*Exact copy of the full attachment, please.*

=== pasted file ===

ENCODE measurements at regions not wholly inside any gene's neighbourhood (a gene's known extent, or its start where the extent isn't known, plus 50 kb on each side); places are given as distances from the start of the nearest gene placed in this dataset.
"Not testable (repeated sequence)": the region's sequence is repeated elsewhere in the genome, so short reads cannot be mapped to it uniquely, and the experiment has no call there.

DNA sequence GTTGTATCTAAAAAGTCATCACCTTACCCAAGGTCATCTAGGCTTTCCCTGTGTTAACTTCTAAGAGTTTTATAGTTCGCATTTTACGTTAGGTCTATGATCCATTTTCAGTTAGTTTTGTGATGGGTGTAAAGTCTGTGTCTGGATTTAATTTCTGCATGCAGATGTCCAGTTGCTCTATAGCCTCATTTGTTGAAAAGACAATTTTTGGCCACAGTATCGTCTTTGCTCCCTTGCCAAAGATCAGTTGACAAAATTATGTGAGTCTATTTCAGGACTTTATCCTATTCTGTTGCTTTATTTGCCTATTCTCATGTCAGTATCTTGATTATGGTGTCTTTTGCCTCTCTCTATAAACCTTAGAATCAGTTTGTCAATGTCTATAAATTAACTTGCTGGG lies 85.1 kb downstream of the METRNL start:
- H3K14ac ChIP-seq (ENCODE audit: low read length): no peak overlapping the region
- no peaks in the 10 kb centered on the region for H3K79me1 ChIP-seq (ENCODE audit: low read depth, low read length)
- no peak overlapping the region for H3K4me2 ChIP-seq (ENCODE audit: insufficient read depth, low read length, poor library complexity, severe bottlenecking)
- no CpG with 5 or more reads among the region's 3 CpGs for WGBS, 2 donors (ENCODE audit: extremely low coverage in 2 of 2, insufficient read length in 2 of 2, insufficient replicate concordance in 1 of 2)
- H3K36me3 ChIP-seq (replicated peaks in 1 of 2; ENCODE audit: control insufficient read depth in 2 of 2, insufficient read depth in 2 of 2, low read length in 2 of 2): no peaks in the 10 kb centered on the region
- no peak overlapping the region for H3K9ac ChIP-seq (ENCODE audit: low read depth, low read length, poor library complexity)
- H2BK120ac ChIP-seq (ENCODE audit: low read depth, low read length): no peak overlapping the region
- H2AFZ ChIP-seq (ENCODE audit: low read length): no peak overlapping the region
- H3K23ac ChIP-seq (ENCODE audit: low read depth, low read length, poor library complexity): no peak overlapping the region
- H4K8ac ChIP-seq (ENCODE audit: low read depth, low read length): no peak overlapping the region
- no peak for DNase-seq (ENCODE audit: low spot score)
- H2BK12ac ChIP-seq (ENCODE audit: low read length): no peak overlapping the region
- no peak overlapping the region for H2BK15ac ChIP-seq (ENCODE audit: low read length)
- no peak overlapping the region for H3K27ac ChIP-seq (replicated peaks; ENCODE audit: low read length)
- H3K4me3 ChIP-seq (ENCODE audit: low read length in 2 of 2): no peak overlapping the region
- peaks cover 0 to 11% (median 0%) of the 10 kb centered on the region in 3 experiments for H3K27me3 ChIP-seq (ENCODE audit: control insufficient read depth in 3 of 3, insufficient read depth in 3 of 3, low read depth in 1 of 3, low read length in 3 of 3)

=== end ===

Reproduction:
ENCODE measurements at regions not wholly inside any gene's neighbourhood (a gene's known extent, or its start where the extent isn't known, plus 50 kb on each side); places are given as distances from the start of the nearest gene placed in this dataset.
"Not testable (repeated sequence)": the region's sequence is repeated elsewhere in the genome, so short reads cannot be mapped to it uniquely, and the experiment has no call there.

DNA sequence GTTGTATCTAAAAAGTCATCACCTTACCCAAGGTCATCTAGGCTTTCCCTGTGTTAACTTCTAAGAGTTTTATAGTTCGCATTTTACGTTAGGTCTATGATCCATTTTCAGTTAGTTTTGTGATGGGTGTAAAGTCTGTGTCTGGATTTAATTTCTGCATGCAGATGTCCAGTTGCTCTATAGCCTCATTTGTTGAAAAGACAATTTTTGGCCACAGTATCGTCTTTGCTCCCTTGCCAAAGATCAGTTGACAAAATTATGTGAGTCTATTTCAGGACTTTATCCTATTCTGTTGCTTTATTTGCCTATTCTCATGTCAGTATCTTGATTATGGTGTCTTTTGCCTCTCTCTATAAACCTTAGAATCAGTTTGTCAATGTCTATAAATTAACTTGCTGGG lies 85.1 kb downstream of the METRNL start:
- H3K14ac ChIP-seq (ENCODE audit: low read length): no peak overlapping the region
- no peaks in the 10 kb centered on the region for H3K79me1 ChIP-seq (ENCODE audit: low read depth, low read length)
- no peak overlapping the region for H3K4me2 ChIP-seq (ENCODE audit: insufficient read depth, low read length, poor library complexity, severe bottlenecking)
- no CpG with 5 or more reads among the region's 3 CpGs for WGBS, 2 donors (ENCODE audit: extremely low coverage in 2 of 2, insufficient read length in 2 of 2, insufficient replicate concordance in 1 of 2)
- H3K36me3 ChIP-seq (replicated peaks in 1 of 2; ENCODE audit: control insufficient read depth in 2 of 2, insufficient read depth in 2 of 2, low read length in 2 of 2): no peaks in the 10 kb centered on the region
- no peak overlapping the region for H3K9ac ChIP-seq (ENCODE audit: low read depth, low read length, poor library complexity)
- H2BK120ac ChIP-seq (ENCODE audit: low read depth, low read length): no peak overlapping the region
- H2AFZ ChIP-seq (ENCODE audit: low read length): no peak overlapping the region
- H3K23ac ChIP-seq (ENCODE audit: low read depth, low read length, poor library complexity): no peak overlapping the region
- H4K8ac ChIP-seq (ENCODE audit: low read depth, low read length): no peak overlapping the region
- no peak for DNase-seq (ENCODE audit: low spot score)
- H2BK12ac ChIP-seq (ENCODE audit: low read length): no peak overlapping the region
- no peak overlapping the region for H2BK15ac ChIP-seq (ENCODE audit: low read length)
- no peak overlapping the region for H3K27ac ChIP-seq (replicated peaks; ENCODE audit: low read length)
- H3K4me3 ChIP-seq (ENCODE audit: low read length in 2 of 2): no peak overlapping the region
- peaks cover 0 to 11% (median 0%) of the 10 kb centered on the region in 3 experiments for H3K27me3 ChIP-seq (ENCODE audit: control insufficient read depth in 3 of 3, insufficient read depth in 3 of 3, low read depth in 1 of 3, low read length in 3 of 3)